Last updated on November 30, 2023
Seal of Strength | Illustration by Noah Bradley
Sealed is one of my favorite formats, both on paper and on MTG Arena. It feels like a special event because it’s usually used for the prerelease of a new product. It’s also a great way to get to know the newest sets and understand how some of the archetypes work together.
Another reason Sealed is a great format is that it’s a good introduction to playing Limited. There isn’t as much pressure as in Draft because you don’t have to pick cards or feel like you’re holding anyone up. The more you play Sealed, the better feel you get for making a Limited deck. After enough practice you likely feel more comfortable in other Limited formats like Draft.
When it comes to playing Sealed on Arena, there are also some pretty decent rewards if you’re able to do well. It’s a great format to save up gems and gold for! If you’re looking to give Limited a try and want a fun event to play on Arena, Sealed is a great option for you.
Imperial Seal | Illustration by Milivoj Ceran
Sealed is a Limited format where players are given six sealed booster packs and use those cards to build a deck. You’re also allowed to add basic lands since the six packs won’t have nearly enough lands to make a deck.
Your deck needs to be at least 40 cards. It can be bigger than that, but you likely want to keep your deck as close to 40 cards as possible to make sure it’s efficient. These 40 cards also include lands, so you’ll probably be taking about 22 to 25 nonland cards from your packs in total.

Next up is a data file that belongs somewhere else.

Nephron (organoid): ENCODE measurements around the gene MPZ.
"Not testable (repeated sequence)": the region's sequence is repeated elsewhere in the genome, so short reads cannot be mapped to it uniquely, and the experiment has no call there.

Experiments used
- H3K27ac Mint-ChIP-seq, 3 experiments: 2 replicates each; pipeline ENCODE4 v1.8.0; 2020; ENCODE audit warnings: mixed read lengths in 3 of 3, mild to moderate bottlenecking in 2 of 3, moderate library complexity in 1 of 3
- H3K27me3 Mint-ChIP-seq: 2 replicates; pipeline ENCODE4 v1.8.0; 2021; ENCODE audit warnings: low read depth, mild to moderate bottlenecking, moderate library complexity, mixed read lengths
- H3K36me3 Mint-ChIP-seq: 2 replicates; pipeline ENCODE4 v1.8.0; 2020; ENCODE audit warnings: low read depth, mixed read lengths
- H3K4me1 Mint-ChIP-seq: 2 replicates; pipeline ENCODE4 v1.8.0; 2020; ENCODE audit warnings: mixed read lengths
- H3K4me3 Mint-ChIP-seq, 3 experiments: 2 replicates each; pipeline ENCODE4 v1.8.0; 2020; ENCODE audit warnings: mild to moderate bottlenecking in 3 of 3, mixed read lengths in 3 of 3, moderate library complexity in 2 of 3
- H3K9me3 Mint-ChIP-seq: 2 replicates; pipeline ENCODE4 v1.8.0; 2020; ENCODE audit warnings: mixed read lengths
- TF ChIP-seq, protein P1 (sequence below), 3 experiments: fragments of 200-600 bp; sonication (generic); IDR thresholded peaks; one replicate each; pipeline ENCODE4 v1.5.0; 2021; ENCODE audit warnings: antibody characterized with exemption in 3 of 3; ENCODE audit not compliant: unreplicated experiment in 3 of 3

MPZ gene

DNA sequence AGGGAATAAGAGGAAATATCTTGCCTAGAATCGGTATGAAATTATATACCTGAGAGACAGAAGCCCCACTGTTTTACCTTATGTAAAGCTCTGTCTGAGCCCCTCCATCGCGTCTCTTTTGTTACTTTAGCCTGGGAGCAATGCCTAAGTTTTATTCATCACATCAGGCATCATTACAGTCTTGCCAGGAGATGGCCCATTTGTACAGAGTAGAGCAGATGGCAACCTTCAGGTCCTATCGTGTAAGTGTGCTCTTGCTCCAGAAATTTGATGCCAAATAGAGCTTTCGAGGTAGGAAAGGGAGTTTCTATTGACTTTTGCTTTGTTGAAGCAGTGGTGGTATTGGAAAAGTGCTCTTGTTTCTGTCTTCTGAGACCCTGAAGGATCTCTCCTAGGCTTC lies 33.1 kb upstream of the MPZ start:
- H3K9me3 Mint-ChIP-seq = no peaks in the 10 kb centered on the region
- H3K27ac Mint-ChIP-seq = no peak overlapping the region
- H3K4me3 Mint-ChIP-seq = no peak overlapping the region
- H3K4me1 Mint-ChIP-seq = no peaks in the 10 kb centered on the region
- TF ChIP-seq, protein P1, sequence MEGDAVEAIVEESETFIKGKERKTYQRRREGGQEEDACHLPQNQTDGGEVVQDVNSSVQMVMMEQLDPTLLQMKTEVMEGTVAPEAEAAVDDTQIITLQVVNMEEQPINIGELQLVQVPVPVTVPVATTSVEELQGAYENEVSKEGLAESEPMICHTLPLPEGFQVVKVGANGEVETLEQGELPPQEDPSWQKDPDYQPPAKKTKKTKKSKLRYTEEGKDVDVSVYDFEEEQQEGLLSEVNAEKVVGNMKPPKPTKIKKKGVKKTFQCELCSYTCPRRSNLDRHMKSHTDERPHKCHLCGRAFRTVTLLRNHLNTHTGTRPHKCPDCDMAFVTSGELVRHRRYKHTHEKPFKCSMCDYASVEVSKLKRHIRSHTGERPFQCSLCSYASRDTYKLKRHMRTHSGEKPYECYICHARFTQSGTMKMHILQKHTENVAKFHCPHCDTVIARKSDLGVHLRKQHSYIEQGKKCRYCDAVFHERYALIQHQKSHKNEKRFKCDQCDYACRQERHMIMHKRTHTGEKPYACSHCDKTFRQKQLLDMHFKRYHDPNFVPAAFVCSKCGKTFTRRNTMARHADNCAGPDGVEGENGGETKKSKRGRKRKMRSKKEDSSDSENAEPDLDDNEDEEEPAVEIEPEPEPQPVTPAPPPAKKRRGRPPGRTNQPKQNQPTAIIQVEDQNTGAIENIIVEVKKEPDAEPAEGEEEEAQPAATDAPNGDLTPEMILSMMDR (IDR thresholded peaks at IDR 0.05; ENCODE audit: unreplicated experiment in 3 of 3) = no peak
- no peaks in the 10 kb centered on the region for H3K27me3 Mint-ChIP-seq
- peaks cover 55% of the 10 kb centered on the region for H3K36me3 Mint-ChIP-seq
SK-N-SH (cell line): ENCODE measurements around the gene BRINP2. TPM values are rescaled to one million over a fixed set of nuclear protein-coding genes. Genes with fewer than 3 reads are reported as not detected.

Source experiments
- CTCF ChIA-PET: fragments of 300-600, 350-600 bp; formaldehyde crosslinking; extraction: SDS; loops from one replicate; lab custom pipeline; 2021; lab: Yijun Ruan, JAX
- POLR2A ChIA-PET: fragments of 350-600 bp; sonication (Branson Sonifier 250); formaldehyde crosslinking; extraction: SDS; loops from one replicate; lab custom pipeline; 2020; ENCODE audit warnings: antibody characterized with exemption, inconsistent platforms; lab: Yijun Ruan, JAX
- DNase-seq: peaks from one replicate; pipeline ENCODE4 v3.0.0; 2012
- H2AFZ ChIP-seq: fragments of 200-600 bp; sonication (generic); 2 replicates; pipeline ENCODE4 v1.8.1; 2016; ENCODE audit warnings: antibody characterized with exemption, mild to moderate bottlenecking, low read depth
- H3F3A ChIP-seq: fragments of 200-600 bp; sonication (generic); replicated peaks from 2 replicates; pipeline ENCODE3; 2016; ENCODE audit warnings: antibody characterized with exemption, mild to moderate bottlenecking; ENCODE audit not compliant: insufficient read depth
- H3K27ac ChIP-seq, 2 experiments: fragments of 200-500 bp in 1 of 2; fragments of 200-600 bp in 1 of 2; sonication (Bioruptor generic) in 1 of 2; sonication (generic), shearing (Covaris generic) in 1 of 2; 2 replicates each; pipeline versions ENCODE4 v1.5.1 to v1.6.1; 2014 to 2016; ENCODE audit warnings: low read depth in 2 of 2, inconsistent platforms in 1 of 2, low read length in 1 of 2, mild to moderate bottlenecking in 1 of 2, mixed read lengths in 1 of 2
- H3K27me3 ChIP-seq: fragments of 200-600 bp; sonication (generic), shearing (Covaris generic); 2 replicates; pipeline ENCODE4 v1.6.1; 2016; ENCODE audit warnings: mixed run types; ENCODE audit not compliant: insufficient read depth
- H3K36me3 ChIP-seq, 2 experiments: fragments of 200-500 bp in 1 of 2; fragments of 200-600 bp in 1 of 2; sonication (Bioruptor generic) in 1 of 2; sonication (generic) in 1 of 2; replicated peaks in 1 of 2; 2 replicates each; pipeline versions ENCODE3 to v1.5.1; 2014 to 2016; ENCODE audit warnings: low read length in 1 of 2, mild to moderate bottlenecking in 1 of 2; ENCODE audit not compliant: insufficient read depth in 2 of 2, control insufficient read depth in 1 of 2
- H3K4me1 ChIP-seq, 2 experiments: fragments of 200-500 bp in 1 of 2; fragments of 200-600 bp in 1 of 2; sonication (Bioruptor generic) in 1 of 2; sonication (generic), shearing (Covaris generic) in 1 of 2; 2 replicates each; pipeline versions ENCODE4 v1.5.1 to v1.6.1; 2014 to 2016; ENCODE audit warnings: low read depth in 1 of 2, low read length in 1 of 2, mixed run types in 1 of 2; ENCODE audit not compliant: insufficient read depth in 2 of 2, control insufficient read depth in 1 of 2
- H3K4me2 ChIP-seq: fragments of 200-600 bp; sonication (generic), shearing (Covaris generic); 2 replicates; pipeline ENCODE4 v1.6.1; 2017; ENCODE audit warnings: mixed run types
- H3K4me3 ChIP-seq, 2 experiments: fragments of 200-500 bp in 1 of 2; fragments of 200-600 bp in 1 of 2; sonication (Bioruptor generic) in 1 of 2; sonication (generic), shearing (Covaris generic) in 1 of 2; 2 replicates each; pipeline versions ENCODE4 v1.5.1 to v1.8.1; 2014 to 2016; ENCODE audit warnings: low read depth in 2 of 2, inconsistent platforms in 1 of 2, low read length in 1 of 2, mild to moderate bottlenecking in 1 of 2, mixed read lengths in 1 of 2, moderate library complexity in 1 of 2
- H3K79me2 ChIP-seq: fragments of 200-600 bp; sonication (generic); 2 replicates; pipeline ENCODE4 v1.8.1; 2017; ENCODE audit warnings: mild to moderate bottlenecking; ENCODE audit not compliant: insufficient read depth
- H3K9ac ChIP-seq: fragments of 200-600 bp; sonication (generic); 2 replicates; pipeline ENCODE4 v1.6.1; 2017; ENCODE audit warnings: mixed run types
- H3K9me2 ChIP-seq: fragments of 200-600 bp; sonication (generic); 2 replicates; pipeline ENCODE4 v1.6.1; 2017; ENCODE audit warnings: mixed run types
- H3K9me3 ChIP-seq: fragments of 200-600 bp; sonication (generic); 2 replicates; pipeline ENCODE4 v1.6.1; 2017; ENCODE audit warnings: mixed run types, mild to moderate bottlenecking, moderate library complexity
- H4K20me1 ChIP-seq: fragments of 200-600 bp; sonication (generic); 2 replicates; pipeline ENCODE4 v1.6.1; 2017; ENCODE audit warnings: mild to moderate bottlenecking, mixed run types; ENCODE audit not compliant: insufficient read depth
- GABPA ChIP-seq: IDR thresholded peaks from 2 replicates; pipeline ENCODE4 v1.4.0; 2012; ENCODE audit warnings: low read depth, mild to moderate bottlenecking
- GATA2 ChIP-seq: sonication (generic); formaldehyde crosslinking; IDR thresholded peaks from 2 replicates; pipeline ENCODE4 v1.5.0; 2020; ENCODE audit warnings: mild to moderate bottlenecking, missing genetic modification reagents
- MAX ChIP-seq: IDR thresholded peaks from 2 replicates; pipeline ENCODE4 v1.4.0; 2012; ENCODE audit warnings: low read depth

You’re given six digital packs to open when you play Sealed on Arena. Any cards you open are also added to your collection, whether you include them in your deck or not. Don’t worry about including a card in your Sealed deck if it doesn’t fit your strategy. It’s yours to keep!
After you’ve put your deck together you play 1v1 matches against opponents who are also using Sealed decks. You can continue playing until you either win seven times in a row, or lose three times in total. Each win advances you one tier on the reward track. While you’re stopped after seven wins, you’ll be rewarded enough gems to play again if you want to.
Sealed events typically last for about a month after the release of a new set. The Brothers’ War, for example, had a Sealed event that lasted for 25 days.
There’s also a Traditional Sealed event that starts at the same time as the Sealed one, but it usually ends a few days earlier. For example, The Brothers’ War Sealed ended on December 10, 2022, while Traditional Sealed ended on December 6, 2022.
Sealed is a best-of-one format, meaning you only play each opponent once. If you win you advance on the reward track.